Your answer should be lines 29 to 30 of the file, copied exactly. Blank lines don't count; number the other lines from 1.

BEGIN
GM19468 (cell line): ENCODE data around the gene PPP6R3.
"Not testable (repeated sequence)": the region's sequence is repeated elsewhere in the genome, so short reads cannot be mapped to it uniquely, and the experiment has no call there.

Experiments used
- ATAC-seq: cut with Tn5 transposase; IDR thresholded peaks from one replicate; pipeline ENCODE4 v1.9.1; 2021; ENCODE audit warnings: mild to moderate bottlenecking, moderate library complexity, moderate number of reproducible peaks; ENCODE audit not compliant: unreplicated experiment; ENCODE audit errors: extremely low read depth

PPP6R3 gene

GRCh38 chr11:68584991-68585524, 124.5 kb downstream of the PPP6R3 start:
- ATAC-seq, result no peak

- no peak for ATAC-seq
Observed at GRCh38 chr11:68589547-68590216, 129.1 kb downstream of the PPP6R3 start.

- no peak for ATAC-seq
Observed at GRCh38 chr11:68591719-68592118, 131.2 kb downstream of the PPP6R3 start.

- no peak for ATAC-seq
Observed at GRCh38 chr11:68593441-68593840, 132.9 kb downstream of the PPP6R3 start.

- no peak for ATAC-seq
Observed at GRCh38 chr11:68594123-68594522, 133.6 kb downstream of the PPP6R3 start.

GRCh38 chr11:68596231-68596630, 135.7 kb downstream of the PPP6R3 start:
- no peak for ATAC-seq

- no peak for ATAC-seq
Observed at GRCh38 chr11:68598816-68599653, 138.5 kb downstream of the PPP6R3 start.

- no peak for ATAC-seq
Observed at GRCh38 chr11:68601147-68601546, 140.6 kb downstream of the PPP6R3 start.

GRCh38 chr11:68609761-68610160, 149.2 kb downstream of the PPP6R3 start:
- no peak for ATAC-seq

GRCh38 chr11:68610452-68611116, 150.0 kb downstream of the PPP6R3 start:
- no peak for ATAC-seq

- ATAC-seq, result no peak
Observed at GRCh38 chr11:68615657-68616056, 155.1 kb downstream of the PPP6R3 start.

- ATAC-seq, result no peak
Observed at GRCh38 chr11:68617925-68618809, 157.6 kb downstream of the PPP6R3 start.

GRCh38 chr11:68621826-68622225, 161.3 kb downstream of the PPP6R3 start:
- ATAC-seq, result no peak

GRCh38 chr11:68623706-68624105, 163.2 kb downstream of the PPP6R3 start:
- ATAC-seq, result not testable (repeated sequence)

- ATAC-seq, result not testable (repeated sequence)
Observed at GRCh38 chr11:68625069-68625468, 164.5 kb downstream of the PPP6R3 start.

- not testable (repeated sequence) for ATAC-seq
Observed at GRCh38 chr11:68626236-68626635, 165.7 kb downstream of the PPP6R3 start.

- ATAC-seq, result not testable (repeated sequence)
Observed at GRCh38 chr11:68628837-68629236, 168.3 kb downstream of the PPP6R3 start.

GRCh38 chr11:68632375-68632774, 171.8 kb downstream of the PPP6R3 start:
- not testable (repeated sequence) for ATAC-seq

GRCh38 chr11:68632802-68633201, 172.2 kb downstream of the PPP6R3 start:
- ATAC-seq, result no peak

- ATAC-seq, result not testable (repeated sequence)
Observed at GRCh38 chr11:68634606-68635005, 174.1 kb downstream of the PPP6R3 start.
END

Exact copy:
Observed at GRCh38 chr11:68617925-68618809, 157.6 kb downstream of the PPP6R3 start.

GRCh38 chr11:68621826-68622225, 161.3 kb downstream of the PPP6R3 start: